Must every separation result in ongoing parental conflict and damage to children? Too often mental health professionals, lawyers and the courts intervene AFTER the dissolution process has devolved into ongoing litigation. What can we do prophylactically to avoid or limit the damage to parents and children? This workshop explores ideas about how to reach parents and children BEFORE the firestorm hits. Early intervention programs and systems can be developed for those who are the first to encounter a family in crisis such as medical providers, financial consultants, therapists, or leaders of religious communities. This workshop explores how we can educate and prompt these professionals and leaders to intervene early in the separation process, how we can use existing resources (such as therapists) before litigation ensues, and how we better educate parents and those who work with families in crisis about the adverse consequences that result from ongoing conflict and litigation.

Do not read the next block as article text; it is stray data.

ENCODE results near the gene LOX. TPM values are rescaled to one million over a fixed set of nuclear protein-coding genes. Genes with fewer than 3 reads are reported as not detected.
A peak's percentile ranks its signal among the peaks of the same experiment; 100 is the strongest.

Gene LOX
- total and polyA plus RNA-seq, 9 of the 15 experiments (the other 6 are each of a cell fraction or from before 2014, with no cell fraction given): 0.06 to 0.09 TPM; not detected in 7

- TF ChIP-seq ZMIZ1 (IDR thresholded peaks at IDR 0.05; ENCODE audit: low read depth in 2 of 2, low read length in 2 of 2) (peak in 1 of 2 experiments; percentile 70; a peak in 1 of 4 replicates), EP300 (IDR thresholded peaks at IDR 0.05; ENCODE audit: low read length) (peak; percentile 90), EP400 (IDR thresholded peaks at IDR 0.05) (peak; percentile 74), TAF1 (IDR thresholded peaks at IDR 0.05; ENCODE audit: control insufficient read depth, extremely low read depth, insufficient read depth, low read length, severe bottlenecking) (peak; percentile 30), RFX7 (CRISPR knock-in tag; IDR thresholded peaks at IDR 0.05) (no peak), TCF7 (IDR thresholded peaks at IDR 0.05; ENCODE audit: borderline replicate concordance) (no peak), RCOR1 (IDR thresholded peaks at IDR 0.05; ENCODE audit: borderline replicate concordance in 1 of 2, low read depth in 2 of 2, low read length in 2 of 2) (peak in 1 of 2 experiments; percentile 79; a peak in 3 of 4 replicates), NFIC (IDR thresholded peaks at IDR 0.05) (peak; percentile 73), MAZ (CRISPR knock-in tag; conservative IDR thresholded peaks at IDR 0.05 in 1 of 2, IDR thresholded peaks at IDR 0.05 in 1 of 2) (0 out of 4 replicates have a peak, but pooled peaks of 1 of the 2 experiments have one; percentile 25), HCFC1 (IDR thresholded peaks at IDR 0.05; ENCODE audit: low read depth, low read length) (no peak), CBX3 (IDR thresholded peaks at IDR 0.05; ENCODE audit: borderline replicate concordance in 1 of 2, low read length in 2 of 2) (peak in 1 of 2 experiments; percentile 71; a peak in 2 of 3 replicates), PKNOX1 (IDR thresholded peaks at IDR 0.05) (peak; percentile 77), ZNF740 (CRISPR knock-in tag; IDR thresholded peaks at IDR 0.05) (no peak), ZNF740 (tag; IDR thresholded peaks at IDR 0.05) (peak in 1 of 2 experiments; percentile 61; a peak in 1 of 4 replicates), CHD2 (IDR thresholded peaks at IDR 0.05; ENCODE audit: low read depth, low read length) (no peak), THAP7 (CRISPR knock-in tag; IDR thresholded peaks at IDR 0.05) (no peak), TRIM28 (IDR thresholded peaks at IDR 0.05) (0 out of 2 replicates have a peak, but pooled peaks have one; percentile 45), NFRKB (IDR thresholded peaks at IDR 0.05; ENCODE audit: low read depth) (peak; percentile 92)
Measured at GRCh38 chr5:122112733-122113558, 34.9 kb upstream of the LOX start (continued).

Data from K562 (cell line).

- Participants will be able to identify possible early interventions which may occur before separation or prior to the onset of litigation which may reduce or diminish conflict in the family system.
- Participants will be able to discuss ways in which technology can be used in early intervention programs to improve treatment and resources for the family.
- Participants will be able to describe ways in which technology can be used with unserved populations in order to circumvent conflict and improve treatment and resources for the family.